April 30, 2010

Change: Adapting to the Inevitable

We know things need to change, in our own lives and out in the world. You can ask almost anyone what needs to change in life and they will have answers. Ideas and opinions of what needs to change are as varied and diverse as the people offering them.

When the idea for change comes from within ourselves, we usually like it. It is inspiring. But when change comes in as an independent with a mind of its own, it can seem like a rebellious teenager. Just when we think things are calm it sulks around, keeps us awake at night, and makes us want to gain greater control.

Wise souls among us know that change is all we can truly depend on. We can’t escape it, though we try, and in many cases we must let it be. Mostly we try to avoid change because we have no idea what is in the future and we really don’t want to alter our world view. We decide it is best to keep things as they are, or how they used to be. Plus, we don’t want to experience the feelings of loss that often accompany change. What if we terribly miss what we had?

The idea of change, and change itself, brings up unnecessary fear which then causes unwarranted stress on the body and mind. I believe one of our tasks as human beings is to overcome fear, especially the useless fears that pervade our modern lives. I see fear restricting the body, mind, and spirit, shrinking one’s life experience into an uncomfortable little box. It takes our minds to dark narrow places where we lose a broader, more balanced perspective.

We will always have the unknown future in front of us, unpredictable circumstances will occur in our lives, our country and its people will do or say things we don’t like. At these times, we have the opportunity to either grow our fear or live every moment as if it were sacred, remembering that even the most unusual of circumstances can be profoundly healing and enriching, bringing in higher wisdom and understanding.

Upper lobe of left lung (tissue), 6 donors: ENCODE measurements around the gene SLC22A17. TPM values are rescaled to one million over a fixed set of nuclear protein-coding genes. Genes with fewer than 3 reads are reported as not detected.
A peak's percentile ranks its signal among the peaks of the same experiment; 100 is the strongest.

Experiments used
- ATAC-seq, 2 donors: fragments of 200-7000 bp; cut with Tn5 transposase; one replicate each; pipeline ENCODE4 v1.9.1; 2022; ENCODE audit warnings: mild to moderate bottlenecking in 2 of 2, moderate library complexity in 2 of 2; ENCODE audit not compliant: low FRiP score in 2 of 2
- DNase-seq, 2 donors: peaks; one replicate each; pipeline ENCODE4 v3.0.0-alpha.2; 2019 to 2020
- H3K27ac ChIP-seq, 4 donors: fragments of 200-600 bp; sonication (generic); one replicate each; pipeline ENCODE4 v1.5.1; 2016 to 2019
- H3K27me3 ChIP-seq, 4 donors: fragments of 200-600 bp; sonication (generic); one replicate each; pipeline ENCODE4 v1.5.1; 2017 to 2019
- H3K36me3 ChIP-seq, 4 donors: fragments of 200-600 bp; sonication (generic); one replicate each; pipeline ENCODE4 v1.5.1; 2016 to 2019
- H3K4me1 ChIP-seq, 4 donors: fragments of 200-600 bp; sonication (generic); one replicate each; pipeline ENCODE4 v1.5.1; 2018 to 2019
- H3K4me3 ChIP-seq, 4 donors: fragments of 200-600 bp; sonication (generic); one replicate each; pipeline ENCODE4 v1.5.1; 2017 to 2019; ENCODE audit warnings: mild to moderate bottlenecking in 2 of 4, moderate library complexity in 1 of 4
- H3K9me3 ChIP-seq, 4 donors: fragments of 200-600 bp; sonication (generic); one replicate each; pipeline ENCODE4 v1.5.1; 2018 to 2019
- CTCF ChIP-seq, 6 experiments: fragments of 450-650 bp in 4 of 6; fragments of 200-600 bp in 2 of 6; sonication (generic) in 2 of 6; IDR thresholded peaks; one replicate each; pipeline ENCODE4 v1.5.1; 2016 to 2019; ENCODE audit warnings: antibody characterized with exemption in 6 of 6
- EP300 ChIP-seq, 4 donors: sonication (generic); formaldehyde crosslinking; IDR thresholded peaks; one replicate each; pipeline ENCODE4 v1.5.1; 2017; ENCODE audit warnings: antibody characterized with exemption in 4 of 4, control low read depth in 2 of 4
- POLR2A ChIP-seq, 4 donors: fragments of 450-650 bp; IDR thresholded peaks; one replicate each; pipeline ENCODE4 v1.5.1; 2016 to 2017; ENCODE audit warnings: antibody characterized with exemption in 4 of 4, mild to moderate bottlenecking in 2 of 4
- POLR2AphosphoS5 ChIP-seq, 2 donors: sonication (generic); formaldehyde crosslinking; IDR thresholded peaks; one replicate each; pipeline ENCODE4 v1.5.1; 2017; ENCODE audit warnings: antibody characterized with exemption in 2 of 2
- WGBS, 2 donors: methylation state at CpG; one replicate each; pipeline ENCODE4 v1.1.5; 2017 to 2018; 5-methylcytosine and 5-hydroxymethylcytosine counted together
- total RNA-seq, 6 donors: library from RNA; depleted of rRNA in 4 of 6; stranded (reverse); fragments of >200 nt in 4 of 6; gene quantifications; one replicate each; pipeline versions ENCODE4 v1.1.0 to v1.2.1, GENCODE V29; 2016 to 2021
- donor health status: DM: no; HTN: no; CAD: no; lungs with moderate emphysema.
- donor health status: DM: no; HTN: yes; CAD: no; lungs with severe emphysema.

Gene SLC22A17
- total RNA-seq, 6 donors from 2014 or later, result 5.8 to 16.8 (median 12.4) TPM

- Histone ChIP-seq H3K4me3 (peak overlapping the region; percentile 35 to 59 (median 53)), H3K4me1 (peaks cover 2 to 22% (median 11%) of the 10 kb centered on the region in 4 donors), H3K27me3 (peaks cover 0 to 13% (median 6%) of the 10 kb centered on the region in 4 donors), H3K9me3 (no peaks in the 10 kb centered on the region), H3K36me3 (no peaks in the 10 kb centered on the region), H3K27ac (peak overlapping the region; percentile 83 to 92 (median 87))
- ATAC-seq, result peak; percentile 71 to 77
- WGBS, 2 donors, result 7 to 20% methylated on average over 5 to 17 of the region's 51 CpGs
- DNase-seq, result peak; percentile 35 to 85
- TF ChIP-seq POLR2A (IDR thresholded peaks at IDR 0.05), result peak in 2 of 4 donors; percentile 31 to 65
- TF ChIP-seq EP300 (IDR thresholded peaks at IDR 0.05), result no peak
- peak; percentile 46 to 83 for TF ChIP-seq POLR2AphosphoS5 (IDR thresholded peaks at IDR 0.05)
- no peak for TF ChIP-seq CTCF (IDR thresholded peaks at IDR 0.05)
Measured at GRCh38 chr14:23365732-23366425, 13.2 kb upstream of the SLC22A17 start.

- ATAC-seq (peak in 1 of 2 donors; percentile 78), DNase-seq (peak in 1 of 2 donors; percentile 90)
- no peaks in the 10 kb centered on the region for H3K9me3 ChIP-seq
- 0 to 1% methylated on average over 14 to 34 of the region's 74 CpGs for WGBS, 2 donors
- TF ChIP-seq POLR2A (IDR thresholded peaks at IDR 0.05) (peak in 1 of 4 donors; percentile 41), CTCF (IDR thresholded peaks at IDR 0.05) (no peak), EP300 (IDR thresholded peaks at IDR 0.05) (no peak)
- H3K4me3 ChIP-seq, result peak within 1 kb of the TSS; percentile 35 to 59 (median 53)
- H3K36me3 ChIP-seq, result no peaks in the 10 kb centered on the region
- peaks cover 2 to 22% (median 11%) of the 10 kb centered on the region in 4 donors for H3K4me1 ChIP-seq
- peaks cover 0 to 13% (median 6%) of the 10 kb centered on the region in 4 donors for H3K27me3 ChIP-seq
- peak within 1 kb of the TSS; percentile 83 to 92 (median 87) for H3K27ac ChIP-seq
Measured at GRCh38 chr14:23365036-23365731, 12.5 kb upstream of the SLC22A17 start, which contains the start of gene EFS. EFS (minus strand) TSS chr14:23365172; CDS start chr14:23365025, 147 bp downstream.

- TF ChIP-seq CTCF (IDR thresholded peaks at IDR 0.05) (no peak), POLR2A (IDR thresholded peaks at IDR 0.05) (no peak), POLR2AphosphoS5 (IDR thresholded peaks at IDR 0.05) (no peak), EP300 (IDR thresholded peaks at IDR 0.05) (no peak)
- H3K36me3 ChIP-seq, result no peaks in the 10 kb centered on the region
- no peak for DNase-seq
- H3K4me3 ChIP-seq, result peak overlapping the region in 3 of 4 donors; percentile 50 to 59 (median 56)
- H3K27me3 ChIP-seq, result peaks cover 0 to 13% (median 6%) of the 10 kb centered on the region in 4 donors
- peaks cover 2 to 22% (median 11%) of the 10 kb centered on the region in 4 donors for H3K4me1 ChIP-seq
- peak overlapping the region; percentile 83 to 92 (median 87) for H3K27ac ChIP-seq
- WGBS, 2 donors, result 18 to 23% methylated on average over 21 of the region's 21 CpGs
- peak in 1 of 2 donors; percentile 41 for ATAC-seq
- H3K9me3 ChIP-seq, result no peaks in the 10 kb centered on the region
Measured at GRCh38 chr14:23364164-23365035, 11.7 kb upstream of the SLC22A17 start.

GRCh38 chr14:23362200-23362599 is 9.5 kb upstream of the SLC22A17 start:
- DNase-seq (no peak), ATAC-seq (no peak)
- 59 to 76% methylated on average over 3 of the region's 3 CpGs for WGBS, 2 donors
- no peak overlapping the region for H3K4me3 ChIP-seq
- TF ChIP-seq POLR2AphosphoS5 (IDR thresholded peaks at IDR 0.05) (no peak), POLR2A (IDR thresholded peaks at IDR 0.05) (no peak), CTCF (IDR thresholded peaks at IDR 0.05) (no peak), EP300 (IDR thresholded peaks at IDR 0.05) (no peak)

One way to overcome fears that arise due to change is to develop a sense of trust and faith in something greater than yourself, such as a belief that there is something beyond the ordinary mundane life. World religions and philosophies have sought to provide this for people, but many of them have fallen short of actually teaching a person how to be free from useless fears. The responsibility is on each individual.

Each time we begin to share our fears of uncertainty with others or swirl them through our heads, we can stop and take a moment to think about whether we want to be stuck in this stressful cycle. Fears grow stronger when we think about them and share them with others who then validate them by agreeing and adding in their own fears.

One way to reduce fear rather than expand it is simply to become aware of it, knowing that the wiser path welcomes change, accepts the inevitable, and chooses not to fear it. By becoming aware of our habitual reactions to the unknown future, by acknowledging our resistance to the feelings loss brings, by being aware of the times when someone says something that refutes our world view and ignites our own fears, we can begin to approach life in a more balanced way.

When we try to keep our lives, surroundings, and viewpoints the same, something will surely come along to roll them around a bit, and thankfully so. Do we really want to live a life so thin and safe that there is no new experience, expansion, or advancement of the mind and spirit? In these rapidly changing times, which I predict are just gaining momentum, the more we can flow with change and allow our minds to be free, the better off we will be. Perhaps in the process, we can grow calmer, wiser, more mature, and more peaceful.

April 22, 2010

Relieve Stress for Life

Originally, a stress response meant a threat to our physical existence: a tiger was chasing us, a neighboring tribe was invading, our ship at sea was sinking. These events led to a perfect chemical condition in the body that helped us have more physical stamina to survive. We could either fight for our lives or run very fast: the fight or flight response.